Are bent like drums;
Then auld Guidman, maist like to rive,
Bethankit! hums. 

Is there that owre his French ragout
Or olio that wad staw a sow,
Or fricassee wad make her spew
Wi' perfect sconner,
Looks down wi' sneering, scornfu' view
On sic a dinner? 

Poor devil! see him owre his trash,
As feckless as wither'd rash,
His spindle shank, a guid whip-lash;
His nieve a nit;
Thro' bloody flood or field to dash,
O how unfit! 

But mark the Rustic, haggis-fed,
The trembling earth resounds his tread.
Clap in his walie nieve a blade,
He'll mak it whissle;
An' legs an' arms, an' heads will sned,
Like taps o' thrissle. 

Ye Pow'rs, wha mak mankind your care,
And dish them out their bill o' fare,
Auld Scotland wants nae skinking ware
That jaups in luggies;
But, if ye wish her gratefu' prayer
Gie her a haggis!

Language – Love It or Lose It – Revisited

Serendipitously, over the last 24 hours, I’ve twice been reminded of the Word of the Week feature that used to be on this blog.  First elbow in the ribs is from Amy Eighttrack’s Blog in the comments section of this post.  Amy used that splendid phrase, take umbrage, and I felt a stab of remorse.  I’ve been a lollygagger in not posting old words in need of immediate care and attention, so they can be returned to the community of everyday language.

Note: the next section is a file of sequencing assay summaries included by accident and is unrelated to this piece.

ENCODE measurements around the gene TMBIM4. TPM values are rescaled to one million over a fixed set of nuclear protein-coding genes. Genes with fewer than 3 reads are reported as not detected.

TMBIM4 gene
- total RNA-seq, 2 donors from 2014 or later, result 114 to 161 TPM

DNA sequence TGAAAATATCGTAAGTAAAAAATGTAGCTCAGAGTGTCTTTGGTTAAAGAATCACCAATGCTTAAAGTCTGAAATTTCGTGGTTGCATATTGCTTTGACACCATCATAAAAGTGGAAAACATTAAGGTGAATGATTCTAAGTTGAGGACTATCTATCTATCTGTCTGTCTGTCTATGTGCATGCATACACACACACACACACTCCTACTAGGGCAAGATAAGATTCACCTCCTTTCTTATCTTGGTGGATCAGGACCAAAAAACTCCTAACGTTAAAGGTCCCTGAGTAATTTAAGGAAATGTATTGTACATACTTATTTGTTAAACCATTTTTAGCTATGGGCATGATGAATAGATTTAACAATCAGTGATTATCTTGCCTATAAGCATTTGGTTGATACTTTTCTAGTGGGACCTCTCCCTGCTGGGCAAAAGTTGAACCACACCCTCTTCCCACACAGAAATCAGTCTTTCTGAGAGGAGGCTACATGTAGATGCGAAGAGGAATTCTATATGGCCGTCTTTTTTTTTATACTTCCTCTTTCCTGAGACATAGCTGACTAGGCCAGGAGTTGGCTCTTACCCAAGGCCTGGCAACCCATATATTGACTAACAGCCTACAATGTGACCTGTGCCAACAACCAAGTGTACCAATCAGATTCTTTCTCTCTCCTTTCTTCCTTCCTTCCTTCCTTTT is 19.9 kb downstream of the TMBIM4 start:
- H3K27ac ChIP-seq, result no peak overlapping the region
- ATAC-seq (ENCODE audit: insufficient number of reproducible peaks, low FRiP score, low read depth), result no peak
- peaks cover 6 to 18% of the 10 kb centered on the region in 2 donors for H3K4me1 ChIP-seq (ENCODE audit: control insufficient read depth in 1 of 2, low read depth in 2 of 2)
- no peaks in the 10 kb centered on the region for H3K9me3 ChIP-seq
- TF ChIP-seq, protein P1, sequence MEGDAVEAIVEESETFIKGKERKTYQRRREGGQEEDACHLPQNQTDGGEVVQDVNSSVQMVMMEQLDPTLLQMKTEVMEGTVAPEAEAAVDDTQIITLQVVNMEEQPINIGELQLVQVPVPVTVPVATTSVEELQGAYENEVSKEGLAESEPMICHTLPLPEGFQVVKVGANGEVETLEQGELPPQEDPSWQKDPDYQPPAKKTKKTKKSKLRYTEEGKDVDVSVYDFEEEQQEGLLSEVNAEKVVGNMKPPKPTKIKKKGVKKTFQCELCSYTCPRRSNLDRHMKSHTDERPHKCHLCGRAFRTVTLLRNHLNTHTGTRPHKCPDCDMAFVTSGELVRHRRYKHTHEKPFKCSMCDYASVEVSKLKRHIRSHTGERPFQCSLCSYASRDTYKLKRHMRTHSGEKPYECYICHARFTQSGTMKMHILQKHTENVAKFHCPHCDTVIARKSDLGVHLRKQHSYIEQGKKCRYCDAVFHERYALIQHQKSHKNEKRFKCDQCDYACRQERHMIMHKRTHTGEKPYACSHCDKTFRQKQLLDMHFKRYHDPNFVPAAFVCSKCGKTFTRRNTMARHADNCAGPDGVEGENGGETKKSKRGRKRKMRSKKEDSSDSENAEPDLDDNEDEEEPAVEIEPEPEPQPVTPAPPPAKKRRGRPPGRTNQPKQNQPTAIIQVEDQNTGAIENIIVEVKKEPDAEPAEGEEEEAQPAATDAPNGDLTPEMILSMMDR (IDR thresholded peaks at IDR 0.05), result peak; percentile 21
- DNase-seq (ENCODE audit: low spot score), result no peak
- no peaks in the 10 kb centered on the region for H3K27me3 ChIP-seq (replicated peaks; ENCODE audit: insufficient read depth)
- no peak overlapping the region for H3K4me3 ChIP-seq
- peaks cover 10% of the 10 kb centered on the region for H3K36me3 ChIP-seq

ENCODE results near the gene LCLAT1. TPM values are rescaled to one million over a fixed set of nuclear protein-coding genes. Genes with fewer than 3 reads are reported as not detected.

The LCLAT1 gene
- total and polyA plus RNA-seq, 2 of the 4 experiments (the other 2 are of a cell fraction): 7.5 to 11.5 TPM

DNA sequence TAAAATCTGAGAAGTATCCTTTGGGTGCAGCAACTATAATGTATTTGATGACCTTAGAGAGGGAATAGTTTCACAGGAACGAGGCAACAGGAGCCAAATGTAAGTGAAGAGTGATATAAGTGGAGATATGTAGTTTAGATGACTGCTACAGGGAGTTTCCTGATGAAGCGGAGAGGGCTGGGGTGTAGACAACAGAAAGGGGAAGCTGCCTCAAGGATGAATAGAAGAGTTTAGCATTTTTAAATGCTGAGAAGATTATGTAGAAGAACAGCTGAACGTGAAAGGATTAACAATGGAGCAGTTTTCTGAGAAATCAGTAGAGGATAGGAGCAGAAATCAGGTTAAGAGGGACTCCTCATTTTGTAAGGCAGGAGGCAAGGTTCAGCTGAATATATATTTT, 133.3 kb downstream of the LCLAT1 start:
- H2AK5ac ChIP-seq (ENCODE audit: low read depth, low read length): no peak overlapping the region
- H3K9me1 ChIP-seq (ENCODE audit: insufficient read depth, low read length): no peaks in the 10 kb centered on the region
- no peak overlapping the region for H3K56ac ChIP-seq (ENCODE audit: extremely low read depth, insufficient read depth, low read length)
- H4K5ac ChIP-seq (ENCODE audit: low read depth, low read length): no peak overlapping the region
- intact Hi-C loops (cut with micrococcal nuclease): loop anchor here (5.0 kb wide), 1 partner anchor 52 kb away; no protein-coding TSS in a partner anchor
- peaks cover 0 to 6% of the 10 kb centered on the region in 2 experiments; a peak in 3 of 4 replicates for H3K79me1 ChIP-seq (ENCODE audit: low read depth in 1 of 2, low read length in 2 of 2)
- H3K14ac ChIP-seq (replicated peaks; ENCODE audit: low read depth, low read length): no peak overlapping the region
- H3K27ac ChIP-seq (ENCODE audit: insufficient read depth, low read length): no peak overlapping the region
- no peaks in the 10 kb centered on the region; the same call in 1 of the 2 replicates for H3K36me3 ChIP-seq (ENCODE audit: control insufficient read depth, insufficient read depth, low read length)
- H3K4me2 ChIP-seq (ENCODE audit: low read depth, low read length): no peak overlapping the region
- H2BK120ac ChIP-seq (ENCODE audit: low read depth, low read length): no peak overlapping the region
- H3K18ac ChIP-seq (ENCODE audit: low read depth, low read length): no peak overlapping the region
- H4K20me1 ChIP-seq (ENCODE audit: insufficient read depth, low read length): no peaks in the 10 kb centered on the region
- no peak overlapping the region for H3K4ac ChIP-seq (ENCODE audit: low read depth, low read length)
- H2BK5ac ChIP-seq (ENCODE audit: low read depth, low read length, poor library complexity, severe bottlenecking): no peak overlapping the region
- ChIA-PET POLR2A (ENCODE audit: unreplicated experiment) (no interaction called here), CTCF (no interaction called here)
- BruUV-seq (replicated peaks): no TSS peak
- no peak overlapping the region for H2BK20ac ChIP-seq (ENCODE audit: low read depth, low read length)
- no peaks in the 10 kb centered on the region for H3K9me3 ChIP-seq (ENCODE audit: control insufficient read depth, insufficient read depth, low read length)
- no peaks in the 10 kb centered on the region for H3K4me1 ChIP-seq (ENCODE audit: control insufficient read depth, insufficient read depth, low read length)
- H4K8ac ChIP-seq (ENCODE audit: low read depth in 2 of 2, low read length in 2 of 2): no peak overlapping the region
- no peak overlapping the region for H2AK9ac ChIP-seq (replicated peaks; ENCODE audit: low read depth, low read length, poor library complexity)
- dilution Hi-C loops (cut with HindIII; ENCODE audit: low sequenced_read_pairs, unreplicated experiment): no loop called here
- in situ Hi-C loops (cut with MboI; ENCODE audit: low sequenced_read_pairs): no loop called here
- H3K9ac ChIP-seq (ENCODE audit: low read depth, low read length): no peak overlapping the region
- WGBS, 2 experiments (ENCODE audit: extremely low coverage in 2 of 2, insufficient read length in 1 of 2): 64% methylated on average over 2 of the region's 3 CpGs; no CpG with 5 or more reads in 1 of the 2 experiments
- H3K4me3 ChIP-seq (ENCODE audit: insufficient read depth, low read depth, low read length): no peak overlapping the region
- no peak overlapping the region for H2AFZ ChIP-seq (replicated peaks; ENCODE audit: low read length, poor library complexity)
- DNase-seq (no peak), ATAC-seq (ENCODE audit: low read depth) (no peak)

The elbow on the other side is an article in today’s Guardian, Dictionary compilers create endangered words listCollins Dictionary is retiring words that people only rarely use, at first in the smaller dictionaries, but who knows when they will only be found in obscure etymological texts?  I am particularly distressed about aerodrome and charabanc.  The aero in front of drome or plane has always seemed to me a much more attractive and spacious spelling.  And charabanc evokes an era of social history that’s still vividly alive in my imagination.

Nor am I alone in this way of thinking.  The great British chocolate manufacturer, Rowntree’s, produced the legendary Aero Bar in 1935, a confection of milk chocolate filled with air bubbles.  The name fits perfectly.  Can you imagine them re-branding it as the Air Bar, just because people now travel between airports in airplanes?  Of course not.  I rest my case.

Something must be done about this.  Remember, you can adopt a word at Save the Words.

I pledge to use aerodrome and aeroplane in all written communications, and charabanc wherever possible, regardless of whether the chellspecker has a hissy fit.  And I will revive the Word of the Week feature.  As before, each new word will be added to the Dictionary Page.

So, without more ado:

Umbrage (n): Offence or displeasure.  It’s almost onomatopoeic, suggesting the sound a large, brass wind instrument makes when blown in a fit of disgust.  Reminds me of rumble, rumble, discontent, a phrase a college friend used when irritated, which was quite often.  In later years I have made it my own.  Such is the power of a good example.  The word contains the Latin umbra, meaning shadow.  I can still remember the pleasure at discovering umbra and penumbra (see also penultimate) in a science class about Lunar eclipses.

But enough of this wittering: Jake took deep umbrage at the evangelist’s claim to know the mind of God, because God had already spoken to Jake, and it was nothing like what he’d heard.